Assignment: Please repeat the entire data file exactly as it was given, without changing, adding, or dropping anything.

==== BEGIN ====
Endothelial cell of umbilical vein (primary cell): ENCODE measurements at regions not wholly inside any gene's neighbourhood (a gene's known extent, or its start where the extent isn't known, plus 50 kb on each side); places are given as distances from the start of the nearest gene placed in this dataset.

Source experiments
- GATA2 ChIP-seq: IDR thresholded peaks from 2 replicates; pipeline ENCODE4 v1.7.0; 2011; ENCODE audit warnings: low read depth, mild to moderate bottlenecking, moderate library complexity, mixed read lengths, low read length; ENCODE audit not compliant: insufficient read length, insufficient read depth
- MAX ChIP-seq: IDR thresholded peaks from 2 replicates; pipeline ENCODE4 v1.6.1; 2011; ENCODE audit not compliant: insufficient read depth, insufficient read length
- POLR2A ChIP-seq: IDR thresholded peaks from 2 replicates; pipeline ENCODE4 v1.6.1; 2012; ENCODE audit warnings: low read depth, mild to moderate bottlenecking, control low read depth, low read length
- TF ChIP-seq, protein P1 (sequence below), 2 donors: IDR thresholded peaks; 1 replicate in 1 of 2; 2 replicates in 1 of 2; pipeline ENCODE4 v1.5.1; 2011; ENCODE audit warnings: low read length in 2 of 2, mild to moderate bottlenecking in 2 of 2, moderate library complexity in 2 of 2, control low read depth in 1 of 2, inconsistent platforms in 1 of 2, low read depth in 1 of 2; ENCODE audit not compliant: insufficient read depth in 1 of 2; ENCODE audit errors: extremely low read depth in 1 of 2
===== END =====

Endothelial cell of umbilical vein (primary cell): ENCODE measurements at regions not wholly inside any gene's neighbourhood (a gene's known extent, or its start where the extent isn't known, plus 50 kb on each side); places are given as distances from the start of the nearest gene placed in this dataset.

Source experiments
- GATA2 ChIP-seq: IDR thresholded peaks from 2 replicates; pipeline ENCODE4 v1.7.0; 2011; ENCODE audit warnings: low read depth, mild to moderate bottlenecking, moderate library complexity, mixed read lengths, low read length; ENCODE audit not compliant: insufficient read length, insufficient read depth
- MAX ChIP-seq: IDR thresholded peaks from 2 replicates; pipeline ENCODE4 v1.6.1; 2011; ENCODE audit not compliant: insufficient read depth, insufficient read length
- POLR2A ChIP-seq: IDR thresholded peaks from 2 replicates; pipeline ENCODE4 v1.6.1; 2012; ENCODE audit warnings: low read depth, mild to moderate bottlenecking, control low read depth, low read length
- TF ChIP-seq, protein P1 (sequence below), 2 donors: IDR thresholded peaks; 1 replicate in 1 of 2; 2 replicates in 1 of 2; pipeline ENCODE4 v1.5.1; 2011; ENCODE audit warnings: low read length in 2 of 2, mild to moderate bottlenecking in 2 of 2, moderate library complexity in 2 of 2, control low read depth in 1 of 2, inconsistent platforms in 1 of 2, low read depth in 1 of 2; ENCODE audit not compliant: insufficient read depth in 1 of 2; ENCODE audit errors: extremely low read depth in 1 of 2